“The social value of clubs makes it possible – sometimes! – for club owners to make millions from fans but it also imposes a great responsibility on owners. When they put clubs in the hands of highly complex companies… they make it much harder for fans to be confident that owners are meeting that responsibility. That is one reason why financial secrecy must be opposed. The case of Rangers highlights once again the emotional cost for fans.”

And what of those fans. One thing is for sure – when Alex Salmond said recently that in his opinion Glasgow Rangers are important to the future of Scottish football – he was sure to enrage as many fans as he would please.

Fan after fan after non-Rangers supporters said they believed passionately that this is a huge opportunity. The potential down-sizing of RFC, fans say, is the golden opportunity at last to create the kind of competitive league which fans have craved for many a long, lean, silverware-free year..

Gus emailed saying:

“A competitive league would make up a significant amount of the money lost from Sky/ESPN if Rangers were to become weaker, through increased crowds.   My team, for years has cuts its cloth according but Rangers continue to win things with money they did not even have, thats surely not sporting fair play?”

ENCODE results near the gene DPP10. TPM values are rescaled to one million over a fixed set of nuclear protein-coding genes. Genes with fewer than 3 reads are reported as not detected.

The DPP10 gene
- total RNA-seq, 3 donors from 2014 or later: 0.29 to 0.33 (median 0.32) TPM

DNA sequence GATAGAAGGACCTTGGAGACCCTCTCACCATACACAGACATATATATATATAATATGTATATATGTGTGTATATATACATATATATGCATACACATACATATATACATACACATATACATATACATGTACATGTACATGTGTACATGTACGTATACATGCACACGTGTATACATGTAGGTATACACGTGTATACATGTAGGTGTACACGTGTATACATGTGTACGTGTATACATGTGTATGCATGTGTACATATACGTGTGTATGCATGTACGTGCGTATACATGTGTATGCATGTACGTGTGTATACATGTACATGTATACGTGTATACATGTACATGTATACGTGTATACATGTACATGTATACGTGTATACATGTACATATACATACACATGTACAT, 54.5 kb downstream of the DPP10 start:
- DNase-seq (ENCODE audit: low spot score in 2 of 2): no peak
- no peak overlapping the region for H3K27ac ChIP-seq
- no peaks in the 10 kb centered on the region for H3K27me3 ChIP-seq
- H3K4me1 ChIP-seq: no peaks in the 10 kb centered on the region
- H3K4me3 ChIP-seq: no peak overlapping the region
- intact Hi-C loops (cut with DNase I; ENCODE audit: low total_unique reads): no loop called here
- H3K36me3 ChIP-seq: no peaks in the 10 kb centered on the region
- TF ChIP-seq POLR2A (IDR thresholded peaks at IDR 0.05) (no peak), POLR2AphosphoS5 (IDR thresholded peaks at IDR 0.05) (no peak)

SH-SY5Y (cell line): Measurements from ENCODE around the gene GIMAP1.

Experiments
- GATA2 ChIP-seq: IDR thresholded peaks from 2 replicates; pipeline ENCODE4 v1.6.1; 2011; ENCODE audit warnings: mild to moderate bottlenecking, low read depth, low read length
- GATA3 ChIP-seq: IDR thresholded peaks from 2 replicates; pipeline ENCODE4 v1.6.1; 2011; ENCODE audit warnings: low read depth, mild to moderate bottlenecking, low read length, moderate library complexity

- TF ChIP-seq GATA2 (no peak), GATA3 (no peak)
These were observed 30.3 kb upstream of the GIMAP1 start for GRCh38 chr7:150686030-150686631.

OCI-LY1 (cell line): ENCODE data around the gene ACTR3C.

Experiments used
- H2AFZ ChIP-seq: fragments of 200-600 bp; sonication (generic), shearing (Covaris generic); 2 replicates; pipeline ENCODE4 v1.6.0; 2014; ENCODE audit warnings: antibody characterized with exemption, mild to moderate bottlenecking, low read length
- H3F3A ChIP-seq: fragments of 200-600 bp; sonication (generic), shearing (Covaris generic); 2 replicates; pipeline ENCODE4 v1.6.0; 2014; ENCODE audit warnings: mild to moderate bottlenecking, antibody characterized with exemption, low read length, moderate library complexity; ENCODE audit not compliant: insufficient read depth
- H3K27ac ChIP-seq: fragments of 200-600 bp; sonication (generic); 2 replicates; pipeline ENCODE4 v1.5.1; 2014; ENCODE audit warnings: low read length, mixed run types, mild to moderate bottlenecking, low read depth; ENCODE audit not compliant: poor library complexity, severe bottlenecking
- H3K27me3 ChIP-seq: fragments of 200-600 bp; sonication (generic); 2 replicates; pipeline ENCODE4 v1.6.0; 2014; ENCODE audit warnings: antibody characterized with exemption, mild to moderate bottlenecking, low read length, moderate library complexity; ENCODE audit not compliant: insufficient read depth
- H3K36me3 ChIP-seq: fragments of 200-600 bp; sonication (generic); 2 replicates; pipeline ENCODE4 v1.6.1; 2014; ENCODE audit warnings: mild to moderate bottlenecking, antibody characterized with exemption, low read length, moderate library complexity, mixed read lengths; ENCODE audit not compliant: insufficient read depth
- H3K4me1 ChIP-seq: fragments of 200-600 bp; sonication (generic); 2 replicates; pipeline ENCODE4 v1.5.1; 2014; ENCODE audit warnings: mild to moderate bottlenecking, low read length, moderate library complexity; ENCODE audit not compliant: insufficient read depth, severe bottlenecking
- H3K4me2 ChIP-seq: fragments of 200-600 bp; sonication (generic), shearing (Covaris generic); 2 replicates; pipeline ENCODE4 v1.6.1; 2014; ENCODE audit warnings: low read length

No Gus, it does not seem terribly fair and there’s little doubt that Rangers were living on tick – that’s not in dispute, Very big fat tick at that. The argument runs that the loss of possible TV revenue is basically compensated for, and more, by a revival of  interest across the rest of the SPL and beyond. The concept is, people actually both to turn up through the turnstiles if they sense that at long last the ‘diddy teams’ in the Old Firm parlance, might actually become undiddy and start winning things.

Many, like Ryan, directed their ire on the governing bodies of the game whom so many accuse of being overly cosy with – and dependent upon — Rangers and Celtic: